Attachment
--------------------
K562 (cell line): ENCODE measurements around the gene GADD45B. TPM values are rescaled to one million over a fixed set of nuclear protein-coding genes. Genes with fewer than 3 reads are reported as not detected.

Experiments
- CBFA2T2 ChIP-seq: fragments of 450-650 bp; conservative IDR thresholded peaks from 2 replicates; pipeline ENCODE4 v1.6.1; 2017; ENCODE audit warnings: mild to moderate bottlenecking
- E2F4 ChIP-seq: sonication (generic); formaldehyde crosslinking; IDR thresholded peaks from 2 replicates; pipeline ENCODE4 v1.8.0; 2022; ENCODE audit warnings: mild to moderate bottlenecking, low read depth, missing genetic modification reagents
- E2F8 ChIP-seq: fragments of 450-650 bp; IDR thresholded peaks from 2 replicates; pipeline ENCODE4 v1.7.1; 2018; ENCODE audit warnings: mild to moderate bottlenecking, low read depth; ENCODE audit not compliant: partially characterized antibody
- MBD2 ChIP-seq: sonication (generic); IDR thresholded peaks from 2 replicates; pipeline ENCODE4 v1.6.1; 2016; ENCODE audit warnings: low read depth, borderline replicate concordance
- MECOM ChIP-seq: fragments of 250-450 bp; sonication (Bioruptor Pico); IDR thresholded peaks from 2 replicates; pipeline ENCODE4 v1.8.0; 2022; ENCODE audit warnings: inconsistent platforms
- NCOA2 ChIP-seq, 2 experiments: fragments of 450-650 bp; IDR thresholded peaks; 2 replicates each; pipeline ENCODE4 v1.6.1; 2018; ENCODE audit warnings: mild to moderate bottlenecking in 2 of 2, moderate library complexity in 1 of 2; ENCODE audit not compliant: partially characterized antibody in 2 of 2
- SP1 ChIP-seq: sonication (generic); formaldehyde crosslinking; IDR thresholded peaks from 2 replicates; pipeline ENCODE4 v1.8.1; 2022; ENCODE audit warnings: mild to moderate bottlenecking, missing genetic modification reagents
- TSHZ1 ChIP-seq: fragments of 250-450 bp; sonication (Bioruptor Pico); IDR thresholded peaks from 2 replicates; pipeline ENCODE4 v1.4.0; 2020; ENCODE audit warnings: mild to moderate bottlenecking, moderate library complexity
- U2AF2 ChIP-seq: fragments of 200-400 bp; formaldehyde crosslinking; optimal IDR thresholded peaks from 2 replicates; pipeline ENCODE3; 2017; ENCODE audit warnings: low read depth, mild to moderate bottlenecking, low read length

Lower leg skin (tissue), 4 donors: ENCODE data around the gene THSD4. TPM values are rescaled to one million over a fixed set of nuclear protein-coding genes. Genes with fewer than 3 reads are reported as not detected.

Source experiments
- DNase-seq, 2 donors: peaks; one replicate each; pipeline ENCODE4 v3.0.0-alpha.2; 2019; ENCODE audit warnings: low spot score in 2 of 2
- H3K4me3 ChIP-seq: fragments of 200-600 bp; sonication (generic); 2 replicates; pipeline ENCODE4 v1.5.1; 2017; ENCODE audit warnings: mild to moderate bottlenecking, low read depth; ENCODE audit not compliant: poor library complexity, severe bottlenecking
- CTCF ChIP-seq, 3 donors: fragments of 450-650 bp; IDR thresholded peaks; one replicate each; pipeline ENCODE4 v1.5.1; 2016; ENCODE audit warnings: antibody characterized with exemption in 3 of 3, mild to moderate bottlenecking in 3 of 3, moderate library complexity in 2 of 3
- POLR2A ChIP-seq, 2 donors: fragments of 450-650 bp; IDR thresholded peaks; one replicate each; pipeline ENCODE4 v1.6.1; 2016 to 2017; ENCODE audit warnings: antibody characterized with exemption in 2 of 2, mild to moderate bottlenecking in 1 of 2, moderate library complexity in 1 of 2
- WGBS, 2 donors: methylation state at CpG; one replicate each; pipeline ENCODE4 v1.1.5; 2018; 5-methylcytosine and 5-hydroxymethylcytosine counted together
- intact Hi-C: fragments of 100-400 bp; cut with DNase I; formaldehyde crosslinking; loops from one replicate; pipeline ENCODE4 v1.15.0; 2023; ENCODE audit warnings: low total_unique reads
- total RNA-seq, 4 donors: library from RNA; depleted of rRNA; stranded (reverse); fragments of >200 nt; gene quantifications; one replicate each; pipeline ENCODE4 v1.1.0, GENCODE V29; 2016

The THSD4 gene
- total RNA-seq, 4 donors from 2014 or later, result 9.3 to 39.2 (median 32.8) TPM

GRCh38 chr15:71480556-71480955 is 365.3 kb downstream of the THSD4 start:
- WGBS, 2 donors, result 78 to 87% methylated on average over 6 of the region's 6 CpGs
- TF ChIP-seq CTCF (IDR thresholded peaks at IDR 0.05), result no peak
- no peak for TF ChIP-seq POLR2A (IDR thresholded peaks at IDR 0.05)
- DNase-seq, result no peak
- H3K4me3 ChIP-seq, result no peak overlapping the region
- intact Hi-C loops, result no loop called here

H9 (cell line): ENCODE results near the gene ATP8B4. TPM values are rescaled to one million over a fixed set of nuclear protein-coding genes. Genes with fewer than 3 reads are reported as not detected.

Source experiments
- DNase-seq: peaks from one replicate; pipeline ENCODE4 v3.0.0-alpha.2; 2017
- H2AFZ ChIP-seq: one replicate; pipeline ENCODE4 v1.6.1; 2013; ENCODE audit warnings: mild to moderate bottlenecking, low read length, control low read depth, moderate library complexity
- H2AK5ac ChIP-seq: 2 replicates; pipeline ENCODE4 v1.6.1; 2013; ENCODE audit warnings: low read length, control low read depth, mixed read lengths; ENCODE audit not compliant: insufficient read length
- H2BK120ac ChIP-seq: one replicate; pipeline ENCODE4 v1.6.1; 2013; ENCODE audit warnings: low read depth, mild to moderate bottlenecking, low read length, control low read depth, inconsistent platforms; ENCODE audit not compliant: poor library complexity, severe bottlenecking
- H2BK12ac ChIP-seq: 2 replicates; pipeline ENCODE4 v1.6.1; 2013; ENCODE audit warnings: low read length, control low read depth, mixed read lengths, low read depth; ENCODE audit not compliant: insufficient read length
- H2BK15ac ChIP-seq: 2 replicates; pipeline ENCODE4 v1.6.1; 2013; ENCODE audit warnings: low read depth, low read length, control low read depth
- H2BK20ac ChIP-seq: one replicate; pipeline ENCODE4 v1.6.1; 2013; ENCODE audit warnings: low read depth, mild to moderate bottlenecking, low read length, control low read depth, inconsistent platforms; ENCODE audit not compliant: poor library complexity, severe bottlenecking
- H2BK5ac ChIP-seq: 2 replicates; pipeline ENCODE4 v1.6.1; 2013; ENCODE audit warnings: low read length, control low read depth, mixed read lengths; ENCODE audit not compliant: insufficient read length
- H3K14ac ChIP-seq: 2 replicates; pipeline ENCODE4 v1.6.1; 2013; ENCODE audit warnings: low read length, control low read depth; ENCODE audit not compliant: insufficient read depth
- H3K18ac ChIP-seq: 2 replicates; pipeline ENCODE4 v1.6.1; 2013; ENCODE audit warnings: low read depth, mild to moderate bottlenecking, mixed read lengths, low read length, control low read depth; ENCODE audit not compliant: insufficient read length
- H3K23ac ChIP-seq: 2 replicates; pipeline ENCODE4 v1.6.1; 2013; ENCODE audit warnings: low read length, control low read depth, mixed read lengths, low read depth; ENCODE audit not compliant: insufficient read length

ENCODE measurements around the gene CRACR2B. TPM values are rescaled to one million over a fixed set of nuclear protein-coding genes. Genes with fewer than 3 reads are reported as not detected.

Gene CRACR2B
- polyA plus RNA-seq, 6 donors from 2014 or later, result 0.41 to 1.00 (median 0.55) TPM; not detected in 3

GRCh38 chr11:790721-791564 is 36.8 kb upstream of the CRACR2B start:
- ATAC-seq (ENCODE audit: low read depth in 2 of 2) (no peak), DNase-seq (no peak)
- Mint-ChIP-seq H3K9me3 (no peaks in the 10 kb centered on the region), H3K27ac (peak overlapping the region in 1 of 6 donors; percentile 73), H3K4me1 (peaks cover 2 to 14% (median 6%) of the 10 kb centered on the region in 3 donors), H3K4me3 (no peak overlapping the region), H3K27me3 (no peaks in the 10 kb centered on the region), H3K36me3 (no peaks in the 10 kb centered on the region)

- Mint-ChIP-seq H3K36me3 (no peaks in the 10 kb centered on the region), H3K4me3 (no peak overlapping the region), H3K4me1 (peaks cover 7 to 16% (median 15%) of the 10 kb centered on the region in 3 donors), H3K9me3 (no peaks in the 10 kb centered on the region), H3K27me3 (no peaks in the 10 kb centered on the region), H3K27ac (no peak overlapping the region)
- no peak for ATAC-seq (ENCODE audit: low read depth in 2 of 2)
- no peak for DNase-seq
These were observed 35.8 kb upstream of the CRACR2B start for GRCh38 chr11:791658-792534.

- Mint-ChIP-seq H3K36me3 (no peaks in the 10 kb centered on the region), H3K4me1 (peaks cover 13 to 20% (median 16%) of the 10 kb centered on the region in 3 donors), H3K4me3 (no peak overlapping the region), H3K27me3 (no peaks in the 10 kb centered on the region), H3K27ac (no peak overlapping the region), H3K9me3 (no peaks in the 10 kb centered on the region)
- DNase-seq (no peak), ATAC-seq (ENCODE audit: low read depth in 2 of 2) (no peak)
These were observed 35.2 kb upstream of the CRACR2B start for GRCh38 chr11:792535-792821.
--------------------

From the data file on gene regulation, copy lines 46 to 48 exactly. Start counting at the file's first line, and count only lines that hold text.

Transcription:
GRCh38 chr11:790721-791564 is 36.8 kb upstream of the CRACR2B start:
- ATAC-seq (ENCODE audit: low read depth in 2 of 2) (no peak), DNase-seq (no peak)
- Mint-ChIP-seq H3K9me3 (no peaks in the 10 kb centered on the region), H3K27ac (peak overlapping the region in 1 of 6 donors; percentile 73), H3K4me1 (peaks cover 2 to 14% (median 6%) of the 10 kb centered on the region in 3 donors), H3K4me3 (no peak overlapping the region), H3K27me3 (no peaks in the 10 kb centered on the region), H3K36me3 (no peaks in the 10 kb centered on the region)